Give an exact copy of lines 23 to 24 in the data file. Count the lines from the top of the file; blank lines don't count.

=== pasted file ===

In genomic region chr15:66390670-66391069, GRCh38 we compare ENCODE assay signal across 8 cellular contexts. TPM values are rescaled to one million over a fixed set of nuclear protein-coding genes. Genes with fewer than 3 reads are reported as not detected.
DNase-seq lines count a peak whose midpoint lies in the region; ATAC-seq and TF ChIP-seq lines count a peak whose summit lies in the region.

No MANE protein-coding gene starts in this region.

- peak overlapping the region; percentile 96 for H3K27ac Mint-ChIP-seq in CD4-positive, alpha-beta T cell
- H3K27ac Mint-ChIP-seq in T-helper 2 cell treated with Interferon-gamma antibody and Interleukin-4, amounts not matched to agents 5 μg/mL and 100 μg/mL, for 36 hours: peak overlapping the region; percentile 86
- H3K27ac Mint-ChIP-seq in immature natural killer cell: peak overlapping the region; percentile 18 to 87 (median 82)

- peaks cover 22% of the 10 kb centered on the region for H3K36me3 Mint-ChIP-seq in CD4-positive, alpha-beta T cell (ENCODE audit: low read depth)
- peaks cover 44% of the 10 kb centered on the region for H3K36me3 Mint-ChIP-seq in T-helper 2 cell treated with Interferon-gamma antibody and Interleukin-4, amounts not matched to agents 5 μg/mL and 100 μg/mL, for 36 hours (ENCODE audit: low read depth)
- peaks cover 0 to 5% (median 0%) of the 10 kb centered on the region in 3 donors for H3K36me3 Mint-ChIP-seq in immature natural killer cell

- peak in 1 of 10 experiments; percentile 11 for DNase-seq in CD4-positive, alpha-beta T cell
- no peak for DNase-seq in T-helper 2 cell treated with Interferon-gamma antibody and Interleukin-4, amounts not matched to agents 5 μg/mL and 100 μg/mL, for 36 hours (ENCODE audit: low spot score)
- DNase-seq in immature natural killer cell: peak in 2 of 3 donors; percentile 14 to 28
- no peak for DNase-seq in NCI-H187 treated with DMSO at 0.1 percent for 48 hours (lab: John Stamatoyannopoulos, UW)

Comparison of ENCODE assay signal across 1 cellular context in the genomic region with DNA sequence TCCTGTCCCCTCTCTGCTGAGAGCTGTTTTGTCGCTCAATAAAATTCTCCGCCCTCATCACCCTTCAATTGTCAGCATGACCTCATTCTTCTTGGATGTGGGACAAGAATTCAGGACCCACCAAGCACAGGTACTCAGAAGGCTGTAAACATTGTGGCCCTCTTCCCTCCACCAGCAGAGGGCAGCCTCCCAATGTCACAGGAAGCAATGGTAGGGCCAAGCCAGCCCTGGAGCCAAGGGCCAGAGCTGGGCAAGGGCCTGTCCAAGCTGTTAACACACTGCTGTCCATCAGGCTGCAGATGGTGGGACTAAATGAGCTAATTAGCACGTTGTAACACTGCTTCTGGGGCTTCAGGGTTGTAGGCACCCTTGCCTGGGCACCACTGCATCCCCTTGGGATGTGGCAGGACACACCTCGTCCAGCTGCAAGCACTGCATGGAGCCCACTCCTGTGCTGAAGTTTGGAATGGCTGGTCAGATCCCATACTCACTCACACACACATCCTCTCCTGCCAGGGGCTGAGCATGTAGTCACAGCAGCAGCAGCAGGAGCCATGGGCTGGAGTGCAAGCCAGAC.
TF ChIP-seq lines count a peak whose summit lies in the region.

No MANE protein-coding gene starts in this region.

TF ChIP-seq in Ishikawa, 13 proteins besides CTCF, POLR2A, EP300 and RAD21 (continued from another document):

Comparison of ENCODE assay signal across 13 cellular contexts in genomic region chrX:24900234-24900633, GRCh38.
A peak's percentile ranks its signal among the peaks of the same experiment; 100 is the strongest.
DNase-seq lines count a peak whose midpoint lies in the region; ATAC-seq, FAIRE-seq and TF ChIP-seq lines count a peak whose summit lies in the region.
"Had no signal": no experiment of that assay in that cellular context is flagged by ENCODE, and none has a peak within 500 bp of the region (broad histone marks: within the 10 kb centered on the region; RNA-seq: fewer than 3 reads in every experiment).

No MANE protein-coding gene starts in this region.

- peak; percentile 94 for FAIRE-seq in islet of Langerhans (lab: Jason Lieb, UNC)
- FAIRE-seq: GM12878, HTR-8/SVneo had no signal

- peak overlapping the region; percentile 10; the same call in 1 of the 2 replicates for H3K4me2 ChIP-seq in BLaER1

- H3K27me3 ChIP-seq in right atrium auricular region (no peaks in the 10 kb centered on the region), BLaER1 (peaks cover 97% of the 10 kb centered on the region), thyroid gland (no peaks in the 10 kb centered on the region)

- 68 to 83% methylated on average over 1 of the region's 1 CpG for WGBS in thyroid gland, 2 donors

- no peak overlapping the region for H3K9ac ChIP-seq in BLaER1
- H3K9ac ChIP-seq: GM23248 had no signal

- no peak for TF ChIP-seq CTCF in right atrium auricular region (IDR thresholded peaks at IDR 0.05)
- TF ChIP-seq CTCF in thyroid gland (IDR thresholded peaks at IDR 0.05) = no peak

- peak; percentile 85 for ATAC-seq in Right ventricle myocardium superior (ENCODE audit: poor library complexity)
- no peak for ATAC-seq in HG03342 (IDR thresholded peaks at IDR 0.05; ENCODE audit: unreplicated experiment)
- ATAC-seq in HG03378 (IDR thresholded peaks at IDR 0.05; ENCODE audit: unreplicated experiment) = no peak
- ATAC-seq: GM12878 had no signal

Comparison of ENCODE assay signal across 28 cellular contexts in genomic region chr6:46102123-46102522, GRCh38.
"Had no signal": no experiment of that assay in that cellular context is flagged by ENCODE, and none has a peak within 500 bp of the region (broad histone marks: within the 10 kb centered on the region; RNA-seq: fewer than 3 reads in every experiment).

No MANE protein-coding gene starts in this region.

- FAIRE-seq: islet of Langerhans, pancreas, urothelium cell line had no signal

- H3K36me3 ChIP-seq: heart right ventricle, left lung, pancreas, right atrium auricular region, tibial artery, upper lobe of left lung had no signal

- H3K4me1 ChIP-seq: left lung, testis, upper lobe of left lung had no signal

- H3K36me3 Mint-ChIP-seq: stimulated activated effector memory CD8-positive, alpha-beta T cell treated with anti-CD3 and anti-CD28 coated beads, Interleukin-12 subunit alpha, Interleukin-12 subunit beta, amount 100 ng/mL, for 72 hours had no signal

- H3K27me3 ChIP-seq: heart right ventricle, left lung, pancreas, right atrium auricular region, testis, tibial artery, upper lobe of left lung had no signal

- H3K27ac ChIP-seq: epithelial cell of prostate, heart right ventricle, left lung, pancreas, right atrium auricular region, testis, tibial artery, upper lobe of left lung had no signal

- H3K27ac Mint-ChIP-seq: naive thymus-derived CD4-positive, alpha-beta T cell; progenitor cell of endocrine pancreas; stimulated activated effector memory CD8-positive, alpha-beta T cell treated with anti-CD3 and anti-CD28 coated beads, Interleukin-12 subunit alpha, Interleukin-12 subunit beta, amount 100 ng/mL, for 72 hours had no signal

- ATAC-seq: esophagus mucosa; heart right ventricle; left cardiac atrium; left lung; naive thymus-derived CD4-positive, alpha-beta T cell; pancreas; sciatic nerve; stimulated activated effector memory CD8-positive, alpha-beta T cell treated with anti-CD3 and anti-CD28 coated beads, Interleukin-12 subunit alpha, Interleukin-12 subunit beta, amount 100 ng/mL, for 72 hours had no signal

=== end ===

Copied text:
- peak; percentile 94 for FAIRE-seq in islet of Langerhans (lab: Jason Lieb, UNC)
- FAIRE-seq: GM12878, HTR-8/SVneo had no signal